Despite substantial efforts to recruit and train U.S. workers, horse farms, ranches, horse shows, trainers and others must use both the H-2B and H-2A temporary foreign worker programs to meet their labor needs. Without foreign workers the horse industry could not continue to operate as now does.
The racing and showing segments of the industry are particularly dependent on foreign workers. The horse racing industry has a $26.1 billion economic impact and supports 380,826 jobs. The horse show industry has a $28.7 billion economic impact and supports 380,416 jobs. The workers provided by the H-2B and H-2A programs are a small portion of horse industry workers, however they play a vital role within the industry.
Most foreign workers in the industry are directly responsible for the care of the horses upon which the entire horse industry is dependent. Without these workers to care for and raise the industry’s horses, many American jobs provided by and supported by the horse industry would be in jeopardy.
It is absolutely vital for of the horse industry to have access to a functioning, efficient and cost effective foreign temporary worker programs to meet its labor needs.
The AHC believes that while flaws still existed substantial improvements were made to the H-2A program by the December 18, 2008, H-2A rule (2008 H-2A rule). The regulations governing the H-2A program previous to that rule change had many shortcomings that made the admissions process long and cumbersome and directly impacted the ability of employers to use the program.
Less than a year after the 2008 rule went into effect, and before a full evaluation of the positive or negative effects of 2008 H-2A rule could be made, the DOL began a new rule making process and on February 12, 2010 issued a new H-2A rule (2010 H-2A rule). Unfortunately the 2010 rule rolled back most of the provisions of the 2008 Rule that made the H-2A program more usable and efficient and added new and burdensome requirements.
Because of the 2010 H-2A rule, applying for H-2A workers has become a more costly, difficult process. Often the system is unreliable and employers are left without workers when they are needed most. Many horse industry users of the program report unexplainable delays in the application process. Additionally, a lack of consistency in the adjudication of applications is becoming increasingly frustrating for those in the industry. It often appears whether or not an application is approved depends more on the individual reviewing the application rather than any established criteria. Currently, H-2A rules make the program almost unusable.
In 2008 new rules governing the H-2B program (2008 H-2B rule) were also implemented The 2008 H-2B rule made major changes to the H-2B program by implementing an “attestation-based” labor process in place of the previous “labor certification” process. This change among others was intended to make the H-2B program more usable and efficient while still providing protections for American and foreign workers.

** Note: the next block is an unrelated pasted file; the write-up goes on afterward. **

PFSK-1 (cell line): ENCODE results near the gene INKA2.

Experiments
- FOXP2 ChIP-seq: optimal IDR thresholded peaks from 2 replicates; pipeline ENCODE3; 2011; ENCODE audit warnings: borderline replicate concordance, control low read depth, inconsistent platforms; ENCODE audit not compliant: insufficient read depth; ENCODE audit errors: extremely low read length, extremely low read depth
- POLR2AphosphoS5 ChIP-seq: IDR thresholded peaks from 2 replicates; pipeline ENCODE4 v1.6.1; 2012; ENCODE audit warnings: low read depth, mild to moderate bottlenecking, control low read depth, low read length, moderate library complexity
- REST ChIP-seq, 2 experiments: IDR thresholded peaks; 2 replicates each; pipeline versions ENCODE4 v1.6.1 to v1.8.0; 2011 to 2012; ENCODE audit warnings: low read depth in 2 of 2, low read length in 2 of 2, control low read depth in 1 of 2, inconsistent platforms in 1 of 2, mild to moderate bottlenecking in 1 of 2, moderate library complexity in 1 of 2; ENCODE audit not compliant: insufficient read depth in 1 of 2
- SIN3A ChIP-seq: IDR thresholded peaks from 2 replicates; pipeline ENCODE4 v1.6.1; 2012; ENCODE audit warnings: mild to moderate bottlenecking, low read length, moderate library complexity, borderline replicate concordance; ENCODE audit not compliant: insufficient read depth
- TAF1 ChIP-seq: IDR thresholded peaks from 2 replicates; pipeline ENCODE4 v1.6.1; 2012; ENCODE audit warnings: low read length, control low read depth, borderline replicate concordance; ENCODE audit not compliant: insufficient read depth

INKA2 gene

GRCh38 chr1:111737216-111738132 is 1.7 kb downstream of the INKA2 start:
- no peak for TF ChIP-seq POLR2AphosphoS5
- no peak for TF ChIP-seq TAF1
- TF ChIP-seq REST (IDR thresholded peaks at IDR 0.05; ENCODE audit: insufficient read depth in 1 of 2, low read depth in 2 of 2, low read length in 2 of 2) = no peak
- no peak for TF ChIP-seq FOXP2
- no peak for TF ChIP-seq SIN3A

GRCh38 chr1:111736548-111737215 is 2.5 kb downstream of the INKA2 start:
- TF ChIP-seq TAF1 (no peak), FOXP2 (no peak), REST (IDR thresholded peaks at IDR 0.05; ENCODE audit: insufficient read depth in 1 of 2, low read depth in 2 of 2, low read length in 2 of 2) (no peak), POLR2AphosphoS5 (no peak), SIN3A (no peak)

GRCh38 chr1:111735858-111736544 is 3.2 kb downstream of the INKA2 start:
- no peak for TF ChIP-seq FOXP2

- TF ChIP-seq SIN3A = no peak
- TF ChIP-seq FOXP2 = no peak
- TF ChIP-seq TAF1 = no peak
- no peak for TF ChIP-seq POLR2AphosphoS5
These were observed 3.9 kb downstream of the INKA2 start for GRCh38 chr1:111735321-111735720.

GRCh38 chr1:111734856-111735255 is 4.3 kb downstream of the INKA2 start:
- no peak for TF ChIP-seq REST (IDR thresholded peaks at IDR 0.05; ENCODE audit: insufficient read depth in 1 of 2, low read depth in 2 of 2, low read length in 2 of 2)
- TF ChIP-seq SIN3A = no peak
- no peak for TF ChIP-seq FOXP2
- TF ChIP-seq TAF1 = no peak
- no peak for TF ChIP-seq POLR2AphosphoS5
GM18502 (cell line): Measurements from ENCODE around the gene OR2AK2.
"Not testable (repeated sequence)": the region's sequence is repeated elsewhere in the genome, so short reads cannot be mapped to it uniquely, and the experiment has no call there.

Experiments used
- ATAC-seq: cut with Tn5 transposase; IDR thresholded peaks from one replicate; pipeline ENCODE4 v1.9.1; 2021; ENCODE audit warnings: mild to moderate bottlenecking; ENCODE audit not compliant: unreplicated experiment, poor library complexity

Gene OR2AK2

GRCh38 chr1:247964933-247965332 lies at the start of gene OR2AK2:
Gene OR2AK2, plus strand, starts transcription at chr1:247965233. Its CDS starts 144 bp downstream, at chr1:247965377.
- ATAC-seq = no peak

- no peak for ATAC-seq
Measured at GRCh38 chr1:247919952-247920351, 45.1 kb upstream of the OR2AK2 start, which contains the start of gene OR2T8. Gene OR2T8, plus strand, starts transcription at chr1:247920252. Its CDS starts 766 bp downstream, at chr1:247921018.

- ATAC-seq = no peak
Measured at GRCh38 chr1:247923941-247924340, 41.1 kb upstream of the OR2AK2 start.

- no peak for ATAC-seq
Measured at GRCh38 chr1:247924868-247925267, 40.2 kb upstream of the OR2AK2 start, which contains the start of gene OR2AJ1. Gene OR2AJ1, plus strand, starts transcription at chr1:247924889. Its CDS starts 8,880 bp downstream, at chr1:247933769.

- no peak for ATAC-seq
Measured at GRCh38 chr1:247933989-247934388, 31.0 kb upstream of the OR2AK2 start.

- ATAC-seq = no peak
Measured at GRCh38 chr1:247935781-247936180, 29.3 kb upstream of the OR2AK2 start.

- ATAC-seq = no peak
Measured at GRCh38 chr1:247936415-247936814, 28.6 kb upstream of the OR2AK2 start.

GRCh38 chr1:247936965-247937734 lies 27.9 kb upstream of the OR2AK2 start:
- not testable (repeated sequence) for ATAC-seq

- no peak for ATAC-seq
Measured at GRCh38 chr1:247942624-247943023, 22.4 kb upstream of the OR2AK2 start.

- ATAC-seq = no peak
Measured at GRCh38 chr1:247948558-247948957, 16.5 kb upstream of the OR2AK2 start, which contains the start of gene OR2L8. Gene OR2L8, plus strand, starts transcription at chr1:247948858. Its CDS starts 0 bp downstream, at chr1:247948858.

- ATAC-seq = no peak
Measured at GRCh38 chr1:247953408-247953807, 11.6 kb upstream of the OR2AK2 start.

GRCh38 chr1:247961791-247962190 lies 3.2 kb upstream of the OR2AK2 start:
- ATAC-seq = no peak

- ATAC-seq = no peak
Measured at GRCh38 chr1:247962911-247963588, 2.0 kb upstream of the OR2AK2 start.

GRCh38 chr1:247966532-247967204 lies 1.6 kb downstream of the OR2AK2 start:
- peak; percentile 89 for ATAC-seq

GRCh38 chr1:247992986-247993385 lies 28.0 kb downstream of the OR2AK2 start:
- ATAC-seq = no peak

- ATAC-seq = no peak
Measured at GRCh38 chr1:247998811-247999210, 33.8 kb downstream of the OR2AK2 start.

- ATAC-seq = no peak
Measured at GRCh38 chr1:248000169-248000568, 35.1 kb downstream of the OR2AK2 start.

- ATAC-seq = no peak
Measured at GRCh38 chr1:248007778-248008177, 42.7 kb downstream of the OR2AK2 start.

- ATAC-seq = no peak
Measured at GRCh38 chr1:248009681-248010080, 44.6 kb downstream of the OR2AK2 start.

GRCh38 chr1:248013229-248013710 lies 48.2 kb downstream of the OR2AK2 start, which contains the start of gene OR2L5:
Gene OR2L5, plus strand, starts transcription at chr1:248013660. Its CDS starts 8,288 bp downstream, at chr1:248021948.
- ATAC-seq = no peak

Unfortunately, the DOL published a new H-2B proposed rule on March 18, 2011. Similarly, to the 2010 H-2A rule the DOL H-2B proposed rule would roll back most of the provisions of the 2008 H-2B rule that made the H-2B program more usable and efficient and will add new and burdensome requirements. This rule making process is ongoing and comments on the proposed rule were due May 17, 2011.
If enacted the proposed H-2B rule would adversely impact the ability of the horse industry to use the program.
To date numerous bills have been introduced in the 112th Congress concerning immigration, most enforcement oriented. Most notably in September, Chairman of the House Judiciary Committee Lamar Smith (R-TX) introduced the Legal Workforce Act (H.R.2885), which would require all employers to use the federal E-verify system to make sure their workers are authorized to work. The House Judiciary Committee held hearings on the bill and reported it out of committee on September 21st
Additionally, in response to the concerns of the agricultural industry Chairman Smith has introduced the American Specialty Agriculture Act (H.R.2847). This bill would create a new, less burdensome temporary foreign agricultural worker program to replace the current H-2A program. Congressman Dan Lungren (R-CA) has also introduced a bill to address the concerns of agriculture. Congressman Lungren’s Legal Agricultural Workforce Act (H.R.2895) has drawn praise from the agricultural community.
The AHC supports broad, comprehensive immigration reform that will streamline the H-2A and H-2B program and provide a regulated way for the millions of alien workers in the U.S. to work their way to legal status.
Given the difficulty of passing comprehensive legislation, and the likely passage of mandatory e-verily legislation in the House. The AHC believes it is vital that Congress makes certain employers have access to functioning, efficient and cost effective foreign temporary worker programs for when no U.S. workers can be found.
The Horse industry does not oppose stricter enforcement or tightened border security as long as the legislation includes broader reforms making it possible to hire legal alien workers and hold on to current workers who are so valuable.